Robots rule in engineering lab

September 28, 2010 By Elaine Smith, University of Toronto

"If I did not have a handsome face and two arms ... you would probably not be as inclined to interact with me," Brian the robot tells visitors to Professor Goldie Nejat's autonomous systems and biomechatronics lab.

While handsome may be overstating things a bit, Brian’s silicone rubber face and mechanical torso certainly draw a crowd eager to interact with him wherever he goes. After all, robot sightings are still rare in North America, unlike in Japan where they are regularly used on assembly lines.

“Our research area focuses on trying to incorporate robots into everyday life and integrate them into society in applications beyond the manufacturing floor,” said Nejat, a professor.

“We spent a few years designing the platform. He’s humanlike from the waist up with similar actions and body language to humans; it’s humanlike, but you can pretty much tell it’s a robot; it doesn’t confuse anyone.”

That’s by design, of course. Studies have shown people are generally accepting of robots but Nejat and her team want to make his limitations clear. Their aim this year is to integrate Brian into a healthcare team at Baycrest in a nursing unit populated by seniors whose memories may need prompting. They’re hoping he’ll become accepted by staff and patients alike.

“We’re focusing on how he communicates with people,” Nejat said. “We’d like him to interact where activities are involved to provide cognitive or social stimuli to individuals.”

At present, Brian can help people by providing daily reminders and also engaging a user in a simple memory card game but the design team would also like to see the robot help people accomplish a wide variety of daily tasks such as dressing and brushing their teeth or alerting the nurses when a patient is not feeling well. This requires his designers to gain an understanding of how humans communicate, both verbally and non-verbally, so they can program him to react accordingly.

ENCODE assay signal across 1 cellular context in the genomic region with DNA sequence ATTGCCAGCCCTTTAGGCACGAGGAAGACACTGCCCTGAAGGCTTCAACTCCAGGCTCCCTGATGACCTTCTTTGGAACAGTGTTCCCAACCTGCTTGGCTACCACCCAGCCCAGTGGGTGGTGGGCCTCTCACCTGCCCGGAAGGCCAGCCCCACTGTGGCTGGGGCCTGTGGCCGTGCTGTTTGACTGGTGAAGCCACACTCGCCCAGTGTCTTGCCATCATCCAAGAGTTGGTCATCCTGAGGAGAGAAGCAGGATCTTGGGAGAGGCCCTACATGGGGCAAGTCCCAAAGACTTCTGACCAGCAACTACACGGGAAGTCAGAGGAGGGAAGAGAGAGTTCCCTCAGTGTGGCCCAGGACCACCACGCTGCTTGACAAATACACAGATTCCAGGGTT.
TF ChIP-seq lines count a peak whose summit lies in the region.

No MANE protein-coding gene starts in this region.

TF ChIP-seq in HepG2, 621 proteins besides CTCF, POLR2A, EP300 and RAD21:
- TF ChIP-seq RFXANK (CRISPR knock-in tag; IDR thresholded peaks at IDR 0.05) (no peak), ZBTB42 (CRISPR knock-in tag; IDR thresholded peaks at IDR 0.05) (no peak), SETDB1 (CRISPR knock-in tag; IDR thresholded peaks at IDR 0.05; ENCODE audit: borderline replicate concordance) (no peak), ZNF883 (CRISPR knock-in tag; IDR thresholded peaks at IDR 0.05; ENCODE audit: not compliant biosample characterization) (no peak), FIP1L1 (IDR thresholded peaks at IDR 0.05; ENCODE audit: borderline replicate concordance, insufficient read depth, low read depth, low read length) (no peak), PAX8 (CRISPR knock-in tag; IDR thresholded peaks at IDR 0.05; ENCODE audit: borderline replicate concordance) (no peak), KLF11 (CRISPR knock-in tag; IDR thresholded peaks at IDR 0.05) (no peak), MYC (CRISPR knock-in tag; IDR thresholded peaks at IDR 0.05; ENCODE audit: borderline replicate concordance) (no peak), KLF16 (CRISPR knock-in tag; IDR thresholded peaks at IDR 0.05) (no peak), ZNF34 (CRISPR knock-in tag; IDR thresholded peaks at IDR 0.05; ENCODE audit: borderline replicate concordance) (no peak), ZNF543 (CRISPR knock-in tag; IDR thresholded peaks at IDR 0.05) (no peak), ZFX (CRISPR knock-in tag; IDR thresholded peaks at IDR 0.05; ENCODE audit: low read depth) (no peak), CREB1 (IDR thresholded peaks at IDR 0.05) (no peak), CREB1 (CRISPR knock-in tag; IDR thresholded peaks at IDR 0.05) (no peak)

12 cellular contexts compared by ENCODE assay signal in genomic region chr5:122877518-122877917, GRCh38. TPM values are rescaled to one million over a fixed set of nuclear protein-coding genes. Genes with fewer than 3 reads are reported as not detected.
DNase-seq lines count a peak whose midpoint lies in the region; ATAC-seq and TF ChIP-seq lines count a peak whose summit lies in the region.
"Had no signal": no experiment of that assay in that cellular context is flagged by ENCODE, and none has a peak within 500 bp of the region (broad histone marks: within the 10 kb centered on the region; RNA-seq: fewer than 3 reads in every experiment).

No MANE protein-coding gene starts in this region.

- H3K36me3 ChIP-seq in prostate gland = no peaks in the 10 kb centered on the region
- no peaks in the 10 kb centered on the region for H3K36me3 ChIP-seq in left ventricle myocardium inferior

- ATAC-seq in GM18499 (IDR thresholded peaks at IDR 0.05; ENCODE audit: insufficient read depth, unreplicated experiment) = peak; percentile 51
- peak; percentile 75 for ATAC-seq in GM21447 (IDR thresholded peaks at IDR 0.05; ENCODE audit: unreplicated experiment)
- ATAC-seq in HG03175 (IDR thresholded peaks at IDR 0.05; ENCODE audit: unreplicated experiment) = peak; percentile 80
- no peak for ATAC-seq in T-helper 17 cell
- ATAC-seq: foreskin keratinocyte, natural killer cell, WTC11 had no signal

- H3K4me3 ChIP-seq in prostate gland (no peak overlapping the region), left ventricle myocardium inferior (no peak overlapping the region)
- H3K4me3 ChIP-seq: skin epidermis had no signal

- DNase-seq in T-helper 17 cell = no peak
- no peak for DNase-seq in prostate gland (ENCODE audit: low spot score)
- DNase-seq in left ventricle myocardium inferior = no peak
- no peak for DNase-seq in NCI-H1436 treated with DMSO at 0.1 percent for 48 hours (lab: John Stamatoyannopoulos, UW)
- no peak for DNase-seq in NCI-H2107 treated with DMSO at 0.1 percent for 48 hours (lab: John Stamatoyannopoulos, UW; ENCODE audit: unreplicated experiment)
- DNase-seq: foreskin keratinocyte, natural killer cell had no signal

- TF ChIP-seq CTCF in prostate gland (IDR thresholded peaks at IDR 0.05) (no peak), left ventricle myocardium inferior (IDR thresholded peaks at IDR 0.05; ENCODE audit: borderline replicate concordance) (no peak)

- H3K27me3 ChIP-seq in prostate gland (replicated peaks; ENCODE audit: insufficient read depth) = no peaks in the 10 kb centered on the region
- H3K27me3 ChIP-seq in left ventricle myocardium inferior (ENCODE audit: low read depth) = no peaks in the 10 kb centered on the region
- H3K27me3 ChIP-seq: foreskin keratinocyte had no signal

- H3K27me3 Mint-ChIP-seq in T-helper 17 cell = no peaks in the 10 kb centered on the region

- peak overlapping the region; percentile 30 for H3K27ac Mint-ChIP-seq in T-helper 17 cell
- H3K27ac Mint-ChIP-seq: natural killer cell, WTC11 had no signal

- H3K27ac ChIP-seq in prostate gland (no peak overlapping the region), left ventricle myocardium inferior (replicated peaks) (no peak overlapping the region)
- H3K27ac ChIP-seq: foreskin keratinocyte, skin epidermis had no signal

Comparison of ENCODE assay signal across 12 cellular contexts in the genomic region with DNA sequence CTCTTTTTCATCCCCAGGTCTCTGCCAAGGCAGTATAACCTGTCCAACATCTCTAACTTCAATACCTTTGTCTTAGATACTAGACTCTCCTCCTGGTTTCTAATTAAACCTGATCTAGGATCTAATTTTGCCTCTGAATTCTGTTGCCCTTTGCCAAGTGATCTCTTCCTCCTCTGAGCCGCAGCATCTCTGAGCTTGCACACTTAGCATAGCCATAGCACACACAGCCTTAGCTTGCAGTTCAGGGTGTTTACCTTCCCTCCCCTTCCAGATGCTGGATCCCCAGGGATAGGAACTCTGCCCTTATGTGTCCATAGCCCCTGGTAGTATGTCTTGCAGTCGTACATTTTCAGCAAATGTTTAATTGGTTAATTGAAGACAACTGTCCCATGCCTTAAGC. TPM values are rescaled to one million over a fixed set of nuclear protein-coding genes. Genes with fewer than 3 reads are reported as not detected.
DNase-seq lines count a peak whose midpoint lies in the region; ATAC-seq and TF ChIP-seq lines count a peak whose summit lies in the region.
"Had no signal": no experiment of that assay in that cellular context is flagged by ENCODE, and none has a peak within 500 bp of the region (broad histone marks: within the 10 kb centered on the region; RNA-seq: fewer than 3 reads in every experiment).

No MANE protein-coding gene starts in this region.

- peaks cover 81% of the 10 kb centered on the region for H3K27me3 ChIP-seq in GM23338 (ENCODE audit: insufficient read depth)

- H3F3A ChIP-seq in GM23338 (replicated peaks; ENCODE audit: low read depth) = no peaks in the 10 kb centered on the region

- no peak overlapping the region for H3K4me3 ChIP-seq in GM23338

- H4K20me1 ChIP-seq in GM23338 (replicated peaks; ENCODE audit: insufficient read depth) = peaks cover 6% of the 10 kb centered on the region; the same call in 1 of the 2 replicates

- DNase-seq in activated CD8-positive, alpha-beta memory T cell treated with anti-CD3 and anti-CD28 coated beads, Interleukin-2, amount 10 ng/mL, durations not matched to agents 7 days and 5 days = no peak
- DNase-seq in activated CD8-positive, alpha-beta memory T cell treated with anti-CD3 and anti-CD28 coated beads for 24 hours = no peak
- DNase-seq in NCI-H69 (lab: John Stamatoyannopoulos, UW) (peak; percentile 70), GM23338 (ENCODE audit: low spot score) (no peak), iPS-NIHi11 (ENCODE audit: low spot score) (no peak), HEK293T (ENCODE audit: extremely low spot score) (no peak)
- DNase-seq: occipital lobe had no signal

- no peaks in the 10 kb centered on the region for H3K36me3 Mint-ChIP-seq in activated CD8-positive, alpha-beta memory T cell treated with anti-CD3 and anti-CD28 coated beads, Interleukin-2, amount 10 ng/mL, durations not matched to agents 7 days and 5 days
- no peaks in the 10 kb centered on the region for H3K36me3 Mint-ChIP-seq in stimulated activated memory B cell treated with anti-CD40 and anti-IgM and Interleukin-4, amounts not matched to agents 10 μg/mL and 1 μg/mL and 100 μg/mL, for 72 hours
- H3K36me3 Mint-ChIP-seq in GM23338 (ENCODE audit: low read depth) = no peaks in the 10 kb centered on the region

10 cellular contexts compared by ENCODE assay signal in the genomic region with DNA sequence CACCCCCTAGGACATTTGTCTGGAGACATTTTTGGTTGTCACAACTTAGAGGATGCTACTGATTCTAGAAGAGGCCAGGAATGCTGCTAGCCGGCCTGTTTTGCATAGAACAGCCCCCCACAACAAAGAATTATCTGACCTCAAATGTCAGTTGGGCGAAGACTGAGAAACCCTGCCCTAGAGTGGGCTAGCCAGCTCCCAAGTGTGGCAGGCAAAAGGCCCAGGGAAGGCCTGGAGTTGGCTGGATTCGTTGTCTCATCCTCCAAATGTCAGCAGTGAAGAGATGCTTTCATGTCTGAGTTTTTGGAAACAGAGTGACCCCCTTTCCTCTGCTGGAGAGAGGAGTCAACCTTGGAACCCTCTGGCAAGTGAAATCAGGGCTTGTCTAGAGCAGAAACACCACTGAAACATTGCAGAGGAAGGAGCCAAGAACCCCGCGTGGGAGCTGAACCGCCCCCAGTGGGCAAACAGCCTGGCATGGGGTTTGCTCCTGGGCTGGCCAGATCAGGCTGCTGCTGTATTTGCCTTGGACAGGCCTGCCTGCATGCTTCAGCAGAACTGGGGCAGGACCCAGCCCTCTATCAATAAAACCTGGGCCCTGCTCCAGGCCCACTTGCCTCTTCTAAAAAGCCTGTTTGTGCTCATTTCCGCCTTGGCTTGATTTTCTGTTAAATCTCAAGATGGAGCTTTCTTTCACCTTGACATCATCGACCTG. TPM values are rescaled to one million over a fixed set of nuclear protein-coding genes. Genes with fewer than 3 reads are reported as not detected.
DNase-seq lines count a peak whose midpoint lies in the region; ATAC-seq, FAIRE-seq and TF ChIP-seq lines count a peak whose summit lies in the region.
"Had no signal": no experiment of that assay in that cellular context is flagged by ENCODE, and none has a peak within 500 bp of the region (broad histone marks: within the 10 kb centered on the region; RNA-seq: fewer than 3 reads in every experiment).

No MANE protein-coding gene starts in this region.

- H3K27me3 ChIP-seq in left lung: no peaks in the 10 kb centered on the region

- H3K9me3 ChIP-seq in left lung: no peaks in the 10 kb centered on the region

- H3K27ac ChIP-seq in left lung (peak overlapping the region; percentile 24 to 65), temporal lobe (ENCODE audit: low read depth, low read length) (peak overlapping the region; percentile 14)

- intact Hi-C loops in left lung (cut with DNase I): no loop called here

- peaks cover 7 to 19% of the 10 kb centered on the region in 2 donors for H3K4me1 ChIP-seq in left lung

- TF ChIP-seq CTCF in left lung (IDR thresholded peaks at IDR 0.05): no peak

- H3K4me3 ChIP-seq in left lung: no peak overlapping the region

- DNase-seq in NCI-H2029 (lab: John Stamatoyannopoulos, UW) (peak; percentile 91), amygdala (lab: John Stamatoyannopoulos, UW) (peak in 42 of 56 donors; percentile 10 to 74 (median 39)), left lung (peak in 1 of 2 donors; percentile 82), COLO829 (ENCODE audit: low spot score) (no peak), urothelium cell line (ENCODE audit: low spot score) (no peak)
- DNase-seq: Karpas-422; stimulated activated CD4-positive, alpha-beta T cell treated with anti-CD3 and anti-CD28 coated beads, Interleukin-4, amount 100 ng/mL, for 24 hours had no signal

“Every year we add a new module to the robot,” said Nejat. “We have a camera for face detection and gaze tracking. Now, we want him to take in more information from the environment and the people in it so he can intelligently determine his assistive behaviour.

“By integrating different sensors we’ll try to get him to understand human emotions from body language; that will determine his behaviour. We’re doing the same thing with voice, trying to get him to understand human speech.”

The entire effort is interdisciplinary, requiring a knowledge of mechatronics, artificial intelligence, mechanics, psychology and neuroscience, among other fields.

“One of our main motivations was the aging baby boomers,” Nejat said. “He’s an assistive . Robots are not here to replace healthcare workers, they will work in a team with them to help provide care.”

Nejat and her graduate students, Jeanie Chan and Derek McColl, see Brian as a long-term project, able to take on new tasks and characteristics as necessary.

“In North America, we’re not used to these types of robots, so I hope we can use him as a prototype to show what robots are capable of doing in order to improve our quality of life.”

Explore further: Can you trust a robot to work safely with you in the kitchen?

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